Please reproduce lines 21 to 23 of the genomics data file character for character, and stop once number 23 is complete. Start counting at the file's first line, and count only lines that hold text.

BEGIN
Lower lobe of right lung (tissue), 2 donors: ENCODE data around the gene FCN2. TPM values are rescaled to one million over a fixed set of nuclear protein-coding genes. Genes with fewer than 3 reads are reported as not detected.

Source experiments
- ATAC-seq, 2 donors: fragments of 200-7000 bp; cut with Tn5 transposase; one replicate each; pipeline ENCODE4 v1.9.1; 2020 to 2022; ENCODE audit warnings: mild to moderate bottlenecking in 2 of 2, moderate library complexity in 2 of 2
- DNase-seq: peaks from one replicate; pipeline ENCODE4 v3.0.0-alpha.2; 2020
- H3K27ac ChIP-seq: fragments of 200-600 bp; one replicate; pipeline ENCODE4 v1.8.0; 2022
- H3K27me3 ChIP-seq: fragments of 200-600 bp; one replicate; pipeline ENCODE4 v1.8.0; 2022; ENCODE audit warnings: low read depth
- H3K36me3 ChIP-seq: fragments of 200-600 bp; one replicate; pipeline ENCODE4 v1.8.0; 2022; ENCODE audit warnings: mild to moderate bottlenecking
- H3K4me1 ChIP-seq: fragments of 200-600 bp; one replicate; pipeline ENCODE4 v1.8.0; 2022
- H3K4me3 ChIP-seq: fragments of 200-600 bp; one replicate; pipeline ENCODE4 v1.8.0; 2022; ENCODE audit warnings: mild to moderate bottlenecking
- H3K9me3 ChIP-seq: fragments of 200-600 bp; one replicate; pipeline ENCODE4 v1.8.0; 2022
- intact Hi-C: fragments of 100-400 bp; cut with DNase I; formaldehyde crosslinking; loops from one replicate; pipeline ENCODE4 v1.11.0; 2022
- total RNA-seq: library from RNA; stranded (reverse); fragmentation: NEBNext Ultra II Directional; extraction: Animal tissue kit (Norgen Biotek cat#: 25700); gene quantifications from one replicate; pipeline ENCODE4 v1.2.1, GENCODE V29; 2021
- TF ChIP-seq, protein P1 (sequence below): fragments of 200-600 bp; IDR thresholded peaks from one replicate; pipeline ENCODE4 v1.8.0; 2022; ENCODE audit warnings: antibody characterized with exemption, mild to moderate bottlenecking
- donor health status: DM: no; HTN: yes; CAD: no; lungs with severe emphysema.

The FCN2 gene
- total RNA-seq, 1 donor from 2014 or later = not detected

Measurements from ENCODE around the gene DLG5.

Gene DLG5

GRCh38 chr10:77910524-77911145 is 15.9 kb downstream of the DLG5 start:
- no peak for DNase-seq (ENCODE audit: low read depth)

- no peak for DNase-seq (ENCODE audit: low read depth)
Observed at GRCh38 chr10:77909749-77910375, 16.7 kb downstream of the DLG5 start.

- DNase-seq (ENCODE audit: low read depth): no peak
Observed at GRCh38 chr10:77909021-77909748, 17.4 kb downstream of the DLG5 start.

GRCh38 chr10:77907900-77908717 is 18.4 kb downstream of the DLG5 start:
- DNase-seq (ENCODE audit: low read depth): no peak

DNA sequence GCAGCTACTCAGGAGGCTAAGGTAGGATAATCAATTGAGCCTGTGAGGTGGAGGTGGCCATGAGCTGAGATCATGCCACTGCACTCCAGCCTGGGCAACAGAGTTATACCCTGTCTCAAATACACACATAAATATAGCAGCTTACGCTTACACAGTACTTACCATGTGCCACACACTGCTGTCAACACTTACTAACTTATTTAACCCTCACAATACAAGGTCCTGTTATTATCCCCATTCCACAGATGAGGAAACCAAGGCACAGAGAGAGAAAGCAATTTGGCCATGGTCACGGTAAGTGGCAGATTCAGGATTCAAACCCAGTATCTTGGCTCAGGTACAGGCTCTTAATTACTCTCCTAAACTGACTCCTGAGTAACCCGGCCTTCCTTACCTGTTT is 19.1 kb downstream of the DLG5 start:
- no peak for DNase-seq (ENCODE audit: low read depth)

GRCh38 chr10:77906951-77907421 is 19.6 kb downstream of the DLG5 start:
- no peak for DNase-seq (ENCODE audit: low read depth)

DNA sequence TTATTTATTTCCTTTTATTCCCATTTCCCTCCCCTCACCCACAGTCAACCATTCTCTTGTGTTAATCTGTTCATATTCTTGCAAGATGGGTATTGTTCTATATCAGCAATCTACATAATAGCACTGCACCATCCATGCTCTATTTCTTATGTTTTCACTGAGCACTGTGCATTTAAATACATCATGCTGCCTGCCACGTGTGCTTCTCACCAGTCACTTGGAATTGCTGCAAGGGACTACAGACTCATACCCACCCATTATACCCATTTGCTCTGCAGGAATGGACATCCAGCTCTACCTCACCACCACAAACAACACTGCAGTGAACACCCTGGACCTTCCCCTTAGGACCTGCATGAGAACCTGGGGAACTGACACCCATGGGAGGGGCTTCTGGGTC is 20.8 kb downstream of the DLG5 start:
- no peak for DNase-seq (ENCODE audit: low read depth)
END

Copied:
- no peak for DNase-seq (ENCODE audit: low read depth)
Observed at GRCh38 chr10:77909749-77910375, 16.7 kb downstream of the DLG5 start.

- DNase-seq (ENCODE audit: low read depth): no peak